As the "house-building" macromolecule of the cell, ribosome biogenesis is essential for cell growth. Despite this central role in cell growth, there remains a fundamental gap in our understanding of the role of ribosome biogenesis in adult skeletal muscle hypertrophy. Studies from our laboratory have provided evidence which supports a role for increased ribosome biogenesis in skeletal muscle hypertrophy. The current proposal will begin to directly examine the importance of ribosome biogenesis to muscle hypertrophy by testing the hypothesis that -catenin is necessary for muscle hypertrophy by increasing protein synthesis through c-myc activation of ribosome biogenesis. To conditionally, manipulate -catenin or c-myc gene expression in adult skeletal muscle we generated the HSA-MerCreMer mouse.
Aim 1 will determine if ?-catenin expression is necessary for skeletal muscle hypertrophy using a mechanical overload model of the plantaris muscle following catenin gene inactivation.
Aim 2 will determine if increased expression of ?-catenin is sufficient to stimulate skeletal muscle hypertrophy. ?-catenin will be over-expressed in adult skeletal muscle by using the HSA- MerCreMer strain to generate a stabilized form of ?-catenin.
Aim 3 will determine if c-myc expression is necessary for skeletal muscle hypertrophy following the conditional inactivation of c-myc in adult skeletal muscle using the HSA-MerCreMer strain. The effect of gene inactivation on the hypertrophic response will be assessed by measuring morphometric (muscle weight, fiber CSA), biochemical (total protein, RNA and DNA), molecular (Western blot, RT-PCR, promoter analysis, chromatin immunoprecipitation (ChIP) and electrophorectic mobility shift assay (EMSA)) and metabolic (rates of protein synthesis and degradation) variables. The results of the proposed studies are expected to have important clinical implications by identifying new molecular targets for promoting skeletal muscle protein synthesis and hypertrophy. In the long- term, the ability to manipulate ribosome biogenesis represents a promising novel strategy to attenuate or ameliorate muscle atrophy associated with aging, bed rest and cachexia.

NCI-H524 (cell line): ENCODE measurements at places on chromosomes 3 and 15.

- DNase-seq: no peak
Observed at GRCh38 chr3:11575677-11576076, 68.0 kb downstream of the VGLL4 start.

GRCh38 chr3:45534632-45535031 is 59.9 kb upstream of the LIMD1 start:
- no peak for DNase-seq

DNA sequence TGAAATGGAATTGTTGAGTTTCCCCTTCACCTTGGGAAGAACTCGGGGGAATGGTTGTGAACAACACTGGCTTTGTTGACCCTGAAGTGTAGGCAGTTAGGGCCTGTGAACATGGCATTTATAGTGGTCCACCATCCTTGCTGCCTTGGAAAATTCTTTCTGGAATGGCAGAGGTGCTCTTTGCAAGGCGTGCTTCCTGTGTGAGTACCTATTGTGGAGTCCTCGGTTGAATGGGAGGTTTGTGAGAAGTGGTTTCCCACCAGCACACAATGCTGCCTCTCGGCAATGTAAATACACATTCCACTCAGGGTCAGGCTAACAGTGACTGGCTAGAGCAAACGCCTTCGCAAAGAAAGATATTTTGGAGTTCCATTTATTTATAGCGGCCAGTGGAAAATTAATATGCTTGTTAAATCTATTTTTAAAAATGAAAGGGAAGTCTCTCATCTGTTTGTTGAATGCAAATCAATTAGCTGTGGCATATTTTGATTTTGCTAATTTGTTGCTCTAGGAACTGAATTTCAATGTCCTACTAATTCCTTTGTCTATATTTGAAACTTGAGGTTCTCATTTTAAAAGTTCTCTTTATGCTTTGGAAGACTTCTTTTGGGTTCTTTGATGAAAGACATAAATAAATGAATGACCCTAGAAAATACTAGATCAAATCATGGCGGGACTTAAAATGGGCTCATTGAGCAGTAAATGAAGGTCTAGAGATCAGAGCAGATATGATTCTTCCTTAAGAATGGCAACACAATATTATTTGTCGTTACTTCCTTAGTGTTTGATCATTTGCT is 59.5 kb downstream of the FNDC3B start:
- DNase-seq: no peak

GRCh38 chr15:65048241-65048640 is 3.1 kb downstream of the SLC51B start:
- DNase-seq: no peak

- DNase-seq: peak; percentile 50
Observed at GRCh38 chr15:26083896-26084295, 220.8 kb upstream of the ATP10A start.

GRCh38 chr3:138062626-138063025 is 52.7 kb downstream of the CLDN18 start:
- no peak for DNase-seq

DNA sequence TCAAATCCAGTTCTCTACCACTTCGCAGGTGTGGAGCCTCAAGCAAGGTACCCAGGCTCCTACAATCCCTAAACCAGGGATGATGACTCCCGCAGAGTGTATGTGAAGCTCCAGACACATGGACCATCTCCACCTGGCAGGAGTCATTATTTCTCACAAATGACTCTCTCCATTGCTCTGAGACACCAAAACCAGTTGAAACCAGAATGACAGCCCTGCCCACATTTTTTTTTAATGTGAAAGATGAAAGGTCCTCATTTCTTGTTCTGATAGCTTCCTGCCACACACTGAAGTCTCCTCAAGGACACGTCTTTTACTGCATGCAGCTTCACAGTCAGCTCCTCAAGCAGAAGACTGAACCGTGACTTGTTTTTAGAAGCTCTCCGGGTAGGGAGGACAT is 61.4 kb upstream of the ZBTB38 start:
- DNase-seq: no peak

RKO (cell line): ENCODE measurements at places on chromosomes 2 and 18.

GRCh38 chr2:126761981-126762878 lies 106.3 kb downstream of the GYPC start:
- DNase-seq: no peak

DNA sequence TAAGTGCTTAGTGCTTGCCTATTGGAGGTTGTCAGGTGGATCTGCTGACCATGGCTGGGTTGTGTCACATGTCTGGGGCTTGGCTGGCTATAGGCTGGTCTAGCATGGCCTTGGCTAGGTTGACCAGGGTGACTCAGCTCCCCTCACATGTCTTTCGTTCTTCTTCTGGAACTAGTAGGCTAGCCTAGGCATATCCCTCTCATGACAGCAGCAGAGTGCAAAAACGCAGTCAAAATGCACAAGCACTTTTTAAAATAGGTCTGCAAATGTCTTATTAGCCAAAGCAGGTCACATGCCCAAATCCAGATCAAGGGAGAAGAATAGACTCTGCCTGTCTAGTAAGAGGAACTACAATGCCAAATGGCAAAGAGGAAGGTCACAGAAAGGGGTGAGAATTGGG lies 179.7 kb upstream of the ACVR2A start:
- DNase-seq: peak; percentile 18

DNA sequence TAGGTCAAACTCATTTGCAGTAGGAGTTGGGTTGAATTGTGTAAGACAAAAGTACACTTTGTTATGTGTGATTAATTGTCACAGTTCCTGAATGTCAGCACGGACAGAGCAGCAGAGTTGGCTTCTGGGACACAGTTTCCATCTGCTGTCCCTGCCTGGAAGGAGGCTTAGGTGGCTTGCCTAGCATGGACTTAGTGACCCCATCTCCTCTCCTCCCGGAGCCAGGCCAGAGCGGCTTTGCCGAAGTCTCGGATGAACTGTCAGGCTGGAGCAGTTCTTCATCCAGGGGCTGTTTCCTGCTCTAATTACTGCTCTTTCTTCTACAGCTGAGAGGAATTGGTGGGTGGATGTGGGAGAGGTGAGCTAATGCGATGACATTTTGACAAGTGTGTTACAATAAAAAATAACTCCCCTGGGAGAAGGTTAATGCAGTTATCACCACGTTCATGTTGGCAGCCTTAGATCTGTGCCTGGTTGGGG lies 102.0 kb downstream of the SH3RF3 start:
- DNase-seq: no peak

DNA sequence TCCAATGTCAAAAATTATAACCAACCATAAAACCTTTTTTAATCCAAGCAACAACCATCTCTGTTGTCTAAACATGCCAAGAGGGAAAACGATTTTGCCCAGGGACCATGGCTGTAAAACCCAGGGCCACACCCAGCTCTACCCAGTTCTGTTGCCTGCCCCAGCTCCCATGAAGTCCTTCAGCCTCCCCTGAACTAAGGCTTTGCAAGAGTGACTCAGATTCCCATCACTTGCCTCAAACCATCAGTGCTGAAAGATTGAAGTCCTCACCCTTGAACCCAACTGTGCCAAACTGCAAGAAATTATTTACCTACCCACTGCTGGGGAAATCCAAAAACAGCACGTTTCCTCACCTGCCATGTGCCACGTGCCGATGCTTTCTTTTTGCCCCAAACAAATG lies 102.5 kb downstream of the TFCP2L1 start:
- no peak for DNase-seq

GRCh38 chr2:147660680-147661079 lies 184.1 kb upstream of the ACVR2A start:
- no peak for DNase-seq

Skeletal muscle mass makes up almost 50% of the total body weight in healthy adults and it is now recognized as an important health factor. The findings from the proposed research are expected to reveal whether or not b-catenin regulation of protein synthesis is necessary for muscle growth. If confirmed, such results will be of medicinal value by providing new targets for promoting muscle growth during periods of muscle loss associated with inactivity, cancer and aging.